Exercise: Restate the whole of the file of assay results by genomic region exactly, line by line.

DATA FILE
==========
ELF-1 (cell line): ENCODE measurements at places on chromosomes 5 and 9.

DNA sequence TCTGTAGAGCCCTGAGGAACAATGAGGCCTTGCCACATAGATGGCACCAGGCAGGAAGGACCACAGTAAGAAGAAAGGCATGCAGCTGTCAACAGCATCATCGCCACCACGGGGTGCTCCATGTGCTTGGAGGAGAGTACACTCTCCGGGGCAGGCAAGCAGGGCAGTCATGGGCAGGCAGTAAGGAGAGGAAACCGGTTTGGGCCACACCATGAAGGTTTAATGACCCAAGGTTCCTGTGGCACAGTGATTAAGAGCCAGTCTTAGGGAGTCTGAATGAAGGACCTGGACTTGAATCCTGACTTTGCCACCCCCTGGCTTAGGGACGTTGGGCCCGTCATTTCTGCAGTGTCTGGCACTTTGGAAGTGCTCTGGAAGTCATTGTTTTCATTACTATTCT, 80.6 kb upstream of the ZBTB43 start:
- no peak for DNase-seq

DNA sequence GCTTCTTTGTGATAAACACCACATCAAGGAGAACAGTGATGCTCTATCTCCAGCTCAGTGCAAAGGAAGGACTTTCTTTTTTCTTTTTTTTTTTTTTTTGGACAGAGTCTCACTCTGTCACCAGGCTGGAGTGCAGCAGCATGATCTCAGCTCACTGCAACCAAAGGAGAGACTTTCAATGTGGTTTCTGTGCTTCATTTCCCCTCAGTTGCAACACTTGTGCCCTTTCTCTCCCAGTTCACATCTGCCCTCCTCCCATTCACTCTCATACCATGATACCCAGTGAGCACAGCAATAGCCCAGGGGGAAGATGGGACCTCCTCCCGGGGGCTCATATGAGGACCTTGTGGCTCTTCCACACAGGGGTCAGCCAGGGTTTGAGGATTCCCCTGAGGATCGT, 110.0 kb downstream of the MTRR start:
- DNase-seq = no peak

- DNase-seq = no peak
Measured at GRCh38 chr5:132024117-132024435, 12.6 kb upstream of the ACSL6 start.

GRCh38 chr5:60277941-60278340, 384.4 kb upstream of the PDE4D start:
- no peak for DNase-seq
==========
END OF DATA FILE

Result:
ELF-1 (cell line): ENCODE measurements at places on chromosomes 5 and 9.

DNA sequence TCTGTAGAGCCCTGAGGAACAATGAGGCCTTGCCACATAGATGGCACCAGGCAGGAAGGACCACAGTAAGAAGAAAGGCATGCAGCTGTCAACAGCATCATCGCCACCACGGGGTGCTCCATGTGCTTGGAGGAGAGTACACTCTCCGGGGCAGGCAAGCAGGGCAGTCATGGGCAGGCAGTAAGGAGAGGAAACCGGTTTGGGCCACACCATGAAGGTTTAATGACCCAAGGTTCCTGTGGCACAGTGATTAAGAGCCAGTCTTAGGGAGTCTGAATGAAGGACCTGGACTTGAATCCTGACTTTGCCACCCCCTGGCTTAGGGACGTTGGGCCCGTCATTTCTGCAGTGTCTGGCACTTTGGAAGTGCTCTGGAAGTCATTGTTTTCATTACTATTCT, 80.6 kb upstream of the ZBTB43 start:
- no peak for DNase-seq

DNA sequence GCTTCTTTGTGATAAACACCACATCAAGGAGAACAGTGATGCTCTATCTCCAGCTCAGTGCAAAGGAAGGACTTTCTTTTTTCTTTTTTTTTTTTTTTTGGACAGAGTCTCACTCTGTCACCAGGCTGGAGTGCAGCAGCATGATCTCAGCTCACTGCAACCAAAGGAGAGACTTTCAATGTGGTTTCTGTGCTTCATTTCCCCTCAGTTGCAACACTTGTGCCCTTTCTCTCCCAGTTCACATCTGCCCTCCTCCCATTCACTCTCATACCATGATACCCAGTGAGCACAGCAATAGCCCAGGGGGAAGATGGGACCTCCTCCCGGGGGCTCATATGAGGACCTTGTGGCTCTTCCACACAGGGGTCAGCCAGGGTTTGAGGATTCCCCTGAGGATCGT, 110.0 kb downstream of the MTRR start:
- DNase-seq = no peak

- DNase-seq = no peak
Measured at GRCh38 chr5:132024117-132024435, 12.6 kb upstream of the ACSL6 start.

GRCh38 chr5:60277941-60278340, 384.4 kb upstream of the PDE4D start:
- no peak for DNase-seq